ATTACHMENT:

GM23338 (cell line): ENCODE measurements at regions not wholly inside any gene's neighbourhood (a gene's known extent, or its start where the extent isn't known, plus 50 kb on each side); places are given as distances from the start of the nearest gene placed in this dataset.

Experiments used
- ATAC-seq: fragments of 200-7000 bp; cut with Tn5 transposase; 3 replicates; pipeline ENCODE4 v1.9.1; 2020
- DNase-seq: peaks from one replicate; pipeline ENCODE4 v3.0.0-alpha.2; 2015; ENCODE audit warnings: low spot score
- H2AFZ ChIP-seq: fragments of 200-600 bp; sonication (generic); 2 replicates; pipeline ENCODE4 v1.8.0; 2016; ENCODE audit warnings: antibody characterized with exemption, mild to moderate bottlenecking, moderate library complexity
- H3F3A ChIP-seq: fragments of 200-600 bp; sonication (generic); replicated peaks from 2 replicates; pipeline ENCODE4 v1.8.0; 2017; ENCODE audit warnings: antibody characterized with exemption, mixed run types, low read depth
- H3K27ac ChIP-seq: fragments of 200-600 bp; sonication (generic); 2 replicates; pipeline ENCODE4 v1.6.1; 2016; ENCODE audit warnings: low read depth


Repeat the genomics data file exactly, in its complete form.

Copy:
GM23338 (cell line): ENCODE measurements at regions not wholly inside any gene's neighbourhood (a gene's known extent, or its start where the extent isn't known, plus 50 kb on each side); places are given as distances from the start of the nearest gene placed in this dataset.

Experiments used
- ATAC-seq: fragments of 200-7000 bp; cut with Tn5 transposase; 3 replicates; pipeline ENCODE4 v1.9.1; 2020
- DNase-seq: peaks from one replicate; pipeline ENCODE4 v3.0.0-alpha.2; 2015; ENCODE audit warnings: low spot score
- H2AFZ ChIP-seq: fragments of 200-600 bp; sonication (generic); 2 replicates; pipeline ENCODE4 v1.8.0; 2016; ENCODE audit warnings: antibody characterized with exemption, mild to moderate bottlenecking, moderate library complexity
- H3F3A ChIP-seq: fragments of 200-600 bp; sonication (generic); replicated peaks from 2 replicates; pipeline ENCODE4 v1.8.0; 2017; ENCODE audit warnings: antibody characterized with exemption, mixed run types, low read depth
- H3K27ac ChIP-seq: fragments of 200-600 bp; sonication (generic); 2 replicates; pipeline ENCODE4 v1.6.1; 2016; ENCODE audit warnings: low read depth